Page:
Taxis can be ordered on the touch screen in the Arrivals Terminal.
Address: Henri Coandă International Airport, Bucharest
Phone: +40 21 204 1000
Aurel Vlaicu International Airport
Aurel Vlaicu International Airport (BBU) is located 8 kilometres north of the city centre, and the journey takes approximately 20 minutes. It mainly serves charter flights for package holidays and domestic flights.
To get to and from the airport you can catch buses 131, 335, 148, 112 and 301. You can also catch tram number 5 and the express route 783.
Address: Aurel Vlaicu International Airport, Bucharest
Phone: +40 21 230 5607
You can easily walk or bike around the city, but you can also take the bus, tram, trolleybus or metro around Bucharest. With these forms of public transport you can get around the city safely and efficiently.
Bus, tram and trolleybus tickets can be purchased at any RATB kiosk. Punch your ticket in the machine board to avoid a fine. Transport runs from 5am to midnight.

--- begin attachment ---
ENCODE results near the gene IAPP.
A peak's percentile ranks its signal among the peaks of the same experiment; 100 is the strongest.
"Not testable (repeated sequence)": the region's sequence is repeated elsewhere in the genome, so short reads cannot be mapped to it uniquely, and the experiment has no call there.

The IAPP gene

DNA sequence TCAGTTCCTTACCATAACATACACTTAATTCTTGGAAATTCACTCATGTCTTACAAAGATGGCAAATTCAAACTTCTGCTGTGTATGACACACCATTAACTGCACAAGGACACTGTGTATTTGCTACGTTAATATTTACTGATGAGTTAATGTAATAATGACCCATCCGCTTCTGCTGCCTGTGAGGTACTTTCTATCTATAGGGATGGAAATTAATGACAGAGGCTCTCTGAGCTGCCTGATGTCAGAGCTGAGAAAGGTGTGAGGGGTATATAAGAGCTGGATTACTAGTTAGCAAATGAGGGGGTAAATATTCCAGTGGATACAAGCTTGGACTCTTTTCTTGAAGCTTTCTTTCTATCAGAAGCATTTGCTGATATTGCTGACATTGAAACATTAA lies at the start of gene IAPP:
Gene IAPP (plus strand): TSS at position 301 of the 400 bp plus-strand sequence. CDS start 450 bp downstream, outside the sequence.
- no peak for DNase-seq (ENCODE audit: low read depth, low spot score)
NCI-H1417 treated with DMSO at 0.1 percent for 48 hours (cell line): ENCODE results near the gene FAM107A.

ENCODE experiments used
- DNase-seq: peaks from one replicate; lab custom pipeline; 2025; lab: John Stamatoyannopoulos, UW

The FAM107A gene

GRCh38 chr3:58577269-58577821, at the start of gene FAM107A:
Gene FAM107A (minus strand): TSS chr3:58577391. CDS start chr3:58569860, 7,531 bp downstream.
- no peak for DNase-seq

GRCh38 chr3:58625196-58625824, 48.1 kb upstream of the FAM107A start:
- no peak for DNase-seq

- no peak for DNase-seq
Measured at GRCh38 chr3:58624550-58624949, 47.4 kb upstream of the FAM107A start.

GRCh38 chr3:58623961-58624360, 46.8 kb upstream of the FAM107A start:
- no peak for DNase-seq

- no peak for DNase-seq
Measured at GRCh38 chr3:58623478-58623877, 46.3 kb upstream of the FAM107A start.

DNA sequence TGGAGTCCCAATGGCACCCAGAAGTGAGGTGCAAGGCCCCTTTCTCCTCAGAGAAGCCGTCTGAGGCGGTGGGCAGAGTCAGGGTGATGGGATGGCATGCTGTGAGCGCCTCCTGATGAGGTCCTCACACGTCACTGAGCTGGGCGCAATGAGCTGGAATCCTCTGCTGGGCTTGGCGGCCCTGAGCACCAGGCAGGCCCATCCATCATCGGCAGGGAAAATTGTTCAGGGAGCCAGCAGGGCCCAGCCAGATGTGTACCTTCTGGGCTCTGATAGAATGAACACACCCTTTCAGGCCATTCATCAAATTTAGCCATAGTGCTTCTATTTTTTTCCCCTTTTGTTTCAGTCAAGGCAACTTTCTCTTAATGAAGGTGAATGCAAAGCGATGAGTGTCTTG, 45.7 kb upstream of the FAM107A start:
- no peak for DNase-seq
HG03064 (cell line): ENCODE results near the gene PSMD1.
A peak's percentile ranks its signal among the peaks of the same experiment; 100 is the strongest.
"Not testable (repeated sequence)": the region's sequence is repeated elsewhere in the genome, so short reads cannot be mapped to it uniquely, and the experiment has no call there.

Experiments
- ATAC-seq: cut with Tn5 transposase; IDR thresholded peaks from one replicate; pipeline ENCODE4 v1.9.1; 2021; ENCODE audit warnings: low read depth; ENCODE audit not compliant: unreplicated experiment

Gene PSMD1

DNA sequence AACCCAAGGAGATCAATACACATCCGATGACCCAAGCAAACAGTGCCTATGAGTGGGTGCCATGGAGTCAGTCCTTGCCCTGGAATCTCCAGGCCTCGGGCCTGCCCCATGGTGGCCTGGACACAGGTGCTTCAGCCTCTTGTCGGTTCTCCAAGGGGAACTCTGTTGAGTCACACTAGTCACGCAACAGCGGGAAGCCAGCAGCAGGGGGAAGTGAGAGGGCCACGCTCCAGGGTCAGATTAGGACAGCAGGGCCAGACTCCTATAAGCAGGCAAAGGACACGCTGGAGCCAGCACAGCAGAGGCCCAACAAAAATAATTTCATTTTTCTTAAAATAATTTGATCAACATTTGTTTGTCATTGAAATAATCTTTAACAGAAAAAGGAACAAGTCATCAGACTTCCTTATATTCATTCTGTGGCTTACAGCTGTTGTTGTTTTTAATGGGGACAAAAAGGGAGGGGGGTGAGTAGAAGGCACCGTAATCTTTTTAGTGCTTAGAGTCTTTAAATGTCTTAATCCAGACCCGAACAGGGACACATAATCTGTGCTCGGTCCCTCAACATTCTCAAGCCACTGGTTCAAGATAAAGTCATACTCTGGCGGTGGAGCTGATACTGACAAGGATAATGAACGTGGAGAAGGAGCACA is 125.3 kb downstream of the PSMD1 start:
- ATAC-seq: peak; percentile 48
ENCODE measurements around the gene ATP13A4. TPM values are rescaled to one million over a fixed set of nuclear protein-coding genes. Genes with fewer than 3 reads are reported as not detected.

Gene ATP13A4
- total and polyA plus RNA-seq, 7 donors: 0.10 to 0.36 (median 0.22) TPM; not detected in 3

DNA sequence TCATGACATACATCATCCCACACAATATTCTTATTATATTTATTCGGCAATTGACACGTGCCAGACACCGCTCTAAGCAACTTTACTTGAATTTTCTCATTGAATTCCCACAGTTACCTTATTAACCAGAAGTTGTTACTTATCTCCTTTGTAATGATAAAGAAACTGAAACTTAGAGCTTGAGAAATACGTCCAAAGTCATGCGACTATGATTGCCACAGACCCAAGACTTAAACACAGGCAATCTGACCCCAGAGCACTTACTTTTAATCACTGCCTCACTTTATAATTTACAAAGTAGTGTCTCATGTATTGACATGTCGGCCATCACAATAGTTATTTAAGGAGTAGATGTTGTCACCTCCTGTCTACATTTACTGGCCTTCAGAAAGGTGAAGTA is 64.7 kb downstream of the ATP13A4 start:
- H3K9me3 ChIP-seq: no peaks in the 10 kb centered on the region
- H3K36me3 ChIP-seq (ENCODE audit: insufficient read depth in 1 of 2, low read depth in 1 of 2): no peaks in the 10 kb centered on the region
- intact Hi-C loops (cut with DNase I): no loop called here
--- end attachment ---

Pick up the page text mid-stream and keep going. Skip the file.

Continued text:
Bucharest’s metro has four lines. Trains run every 4-7 minutes, every 15-20 off-peak, from 5:30am-11pm. Sit at the front of trains to avoid missing station signs which are not clearly signposted. The metro is good for travelling longer distances.
Tickets can be used on all means of transportation except the express buses.
Always make sure your taxi has a meter to avoid unnecessarily high fares. Once this has been established, you are in for a comfortable and inexpensive ride. Just hail a taxi down from the side of the street. Two reputable companies are:
+40 21 9466
Address: Str. Matei Millo, nr. 12, Bucharest
Phone: +40 21 315 3971
Pharmacies in central Bucharest are well stocked and several of them stay open late.
Address: Str. Radu Beller 6, Bucharest
Phone: +40 21 233 89 61
Country code: +40
Area code: 21